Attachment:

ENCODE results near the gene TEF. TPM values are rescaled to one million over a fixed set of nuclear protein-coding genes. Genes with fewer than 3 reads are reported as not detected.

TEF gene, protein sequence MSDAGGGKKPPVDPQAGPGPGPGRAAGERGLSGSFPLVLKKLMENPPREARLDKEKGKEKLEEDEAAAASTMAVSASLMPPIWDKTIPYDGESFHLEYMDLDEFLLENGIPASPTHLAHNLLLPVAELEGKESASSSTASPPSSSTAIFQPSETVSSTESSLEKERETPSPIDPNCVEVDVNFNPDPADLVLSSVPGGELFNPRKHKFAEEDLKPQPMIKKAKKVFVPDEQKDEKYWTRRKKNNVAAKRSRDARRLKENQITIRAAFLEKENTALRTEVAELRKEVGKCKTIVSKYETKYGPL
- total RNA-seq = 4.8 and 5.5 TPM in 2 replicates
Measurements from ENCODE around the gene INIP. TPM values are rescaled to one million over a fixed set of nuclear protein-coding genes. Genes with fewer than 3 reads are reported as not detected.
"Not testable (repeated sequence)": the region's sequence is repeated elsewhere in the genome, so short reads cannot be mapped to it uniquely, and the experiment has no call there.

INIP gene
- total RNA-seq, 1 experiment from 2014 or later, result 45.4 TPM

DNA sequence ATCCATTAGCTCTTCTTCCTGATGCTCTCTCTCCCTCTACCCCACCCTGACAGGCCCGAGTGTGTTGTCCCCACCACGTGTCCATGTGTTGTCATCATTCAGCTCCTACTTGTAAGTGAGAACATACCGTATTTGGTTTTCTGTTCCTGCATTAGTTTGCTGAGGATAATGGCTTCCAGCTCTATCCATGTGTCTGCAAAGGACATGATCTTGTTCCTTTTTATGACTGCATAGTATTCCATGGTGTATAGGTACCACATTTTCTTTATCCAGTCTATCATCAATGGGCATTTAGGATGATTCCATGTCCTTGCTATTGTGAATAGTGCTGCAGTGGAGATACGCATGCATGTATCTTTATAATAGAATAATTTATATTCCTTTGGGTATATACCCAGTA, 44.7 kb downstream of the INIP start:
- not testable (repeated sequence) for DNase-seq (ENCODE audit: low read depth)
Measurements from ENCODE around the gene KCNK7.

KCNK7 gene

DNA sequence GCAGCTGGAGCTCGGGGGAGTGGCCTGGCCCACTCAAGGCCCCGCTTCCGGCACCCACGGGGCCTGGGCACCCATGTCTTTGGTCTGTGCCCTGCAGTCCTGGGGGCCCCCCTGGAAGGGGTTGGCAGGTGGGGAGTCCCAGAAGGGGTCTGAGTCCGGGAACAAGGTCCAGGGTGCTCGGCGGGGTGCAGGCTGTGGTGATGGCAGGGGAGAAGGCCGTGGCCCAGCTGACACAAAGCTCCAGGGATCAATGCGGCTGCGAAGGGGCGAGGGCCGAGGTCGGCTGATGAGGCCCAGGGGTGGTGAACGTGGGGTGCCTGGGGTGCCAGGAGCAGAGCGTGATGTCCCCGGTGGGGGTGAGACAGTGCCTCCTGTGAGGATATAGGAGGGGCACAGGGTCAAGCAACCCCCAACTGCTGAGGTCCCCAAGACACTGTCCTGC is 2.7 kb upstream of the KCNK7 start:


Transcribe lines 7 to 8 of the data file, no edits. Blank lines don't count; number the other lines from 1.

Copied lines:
- total RNA-seq, 1 experiment from 2014 or later, result 45.4 TPM

DNA sequence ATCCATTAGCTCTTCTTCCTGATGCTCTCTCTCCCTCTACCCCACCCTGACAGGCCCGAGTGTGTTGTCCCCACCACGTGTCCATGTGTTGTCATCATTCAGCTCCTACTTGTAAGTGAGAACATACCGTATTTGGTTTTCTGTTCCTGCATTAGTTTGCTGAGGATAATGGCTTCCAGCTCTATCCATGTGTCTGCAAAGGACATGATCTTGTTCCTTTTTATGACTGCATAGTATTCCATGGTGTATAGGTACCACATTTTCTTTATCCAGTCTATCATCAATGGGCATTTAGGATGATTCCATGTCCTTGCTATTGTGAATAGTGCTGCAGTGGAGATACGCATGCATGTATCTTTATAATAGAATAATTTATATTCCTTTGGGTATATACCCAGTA, 44.7 kb downstream of the INIP start: